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Some imagine a ‘President Josh Shapiro.’ Here’s what he said about Biden after the debate.

“I acknowledge, he had a bad night,” Shapiro said of President Joe Biden’s debate performance.

The morning after a debate that even many Democrats called disastrous for Joe Biden, Pennsylvania Gov. Josh Shapiro went on a speaking tour to forcefully defend the president.

Shapiro, who enjoys relatively high approval ratings in his swing state, and has made many Jews proud by publicly embracing his Judaism, sits on many Democrats’ shortlists for future presidents. The political chatter since the Thursday night has focused on replacements for Biden were he to resign from the race.

But Shapiro, who would be the nation’s first Jewish president, delivered as full-throated an endorsement of Biden Friday as could be heard in the wake of the debate.

“He is our nominee,” he said on CNN, and then pivoted to lambaste former president Donald Trump, the Republican nominee, as “dangerous” and a “bully.”

CNN anchor John Berman steered Shapiro back to Biden’s widely panned performance, which seemed to add credence to detractors’ claims that the president is too old to serve a second term. Berman asked Shapiro whether he is more or less fearful for Biden’s reelection than he was before the debate.

“I acknowledge, he had a bad night,” Shapiro responded. But that “doesn’t change the fact that Donald Trump was a bad president. And certainly, we need to be crisper in delivering that message.”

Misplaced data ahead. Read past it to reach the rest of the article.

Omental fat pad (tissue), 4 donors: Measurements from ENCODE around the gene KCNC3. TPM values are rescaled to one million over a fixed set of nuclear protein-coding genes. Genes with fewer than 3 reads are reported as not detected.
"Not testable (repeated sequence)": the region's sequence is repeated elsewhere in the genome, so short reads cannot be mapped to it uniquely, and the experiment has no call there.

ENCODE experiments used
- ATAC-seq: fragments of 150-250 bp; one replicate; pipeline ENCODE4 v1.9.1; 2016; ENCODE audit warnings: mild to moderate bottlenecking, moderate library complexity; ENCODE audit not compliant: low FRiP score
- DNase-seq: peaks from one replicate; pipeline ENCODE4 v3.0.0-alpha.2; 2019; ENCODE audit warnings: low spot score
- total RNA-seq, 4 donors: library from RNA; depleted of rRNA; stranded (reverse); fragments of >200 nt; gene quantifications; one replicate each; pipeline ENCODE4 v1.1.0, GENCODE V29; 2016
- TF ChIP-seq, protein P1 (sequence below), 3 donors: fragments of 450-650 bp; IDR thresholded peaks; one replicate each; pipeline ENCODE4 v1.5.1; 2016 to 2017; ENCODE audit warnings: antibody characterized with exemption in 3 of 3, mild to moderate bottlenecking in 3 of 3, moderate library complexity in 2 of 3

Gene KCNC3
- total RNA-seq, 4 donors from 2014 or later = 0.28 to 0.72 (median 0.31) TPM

Shapiro, a member of the Biden-Harris campaign’s national advisory board, said that Biden’s supporters also need to work harder at that.

“Start working and stop worrying,” he advised.

Morning Joe

Shapiro delivered a similar message on MSNBC’s Morning Joe, where he was pressed hard by anchor Mika Brzezinski on whether Democrats were wise to continue to rally around Biden, who would be 82 at a second inauguration.

“Forgive me, but sitting here and hand wringing, sitting here and fretting, is not the answer,” Shapiro said, before he returned to denouncing Trump and touting Biden’s record.

Neither Berman or Brzesinski asked Shapiro about his own political aspirations. But the governor has not discouraged talk of a 2028 run.

Favoring Shapiro: His moderate tone, stable family life and win over Trump-endorsed Doug Mastriano in the 2022 governor’s race, a contest many thought would be much closer.

And Pennsylvania, where Shapiro also served as attorney general, is a swing state, one that could play an outsized role in a presidential election. Shapiro enjoys a higher approval rating than his four most recent predecessors, according to a February poll.

But if he does run in 2028, when there will be no incumbent president, Shapiro will be one of many to seek the Democratic nomination. Among others expected to explore a presidential run: Vice President Kamala Harris, California Gov. Gavin Newsom, Transportation Secretary Pete Buttigieg and Illinois Gov. J.B. Pritzker, who, like Shapiro, is the third Jewish governor of his state.

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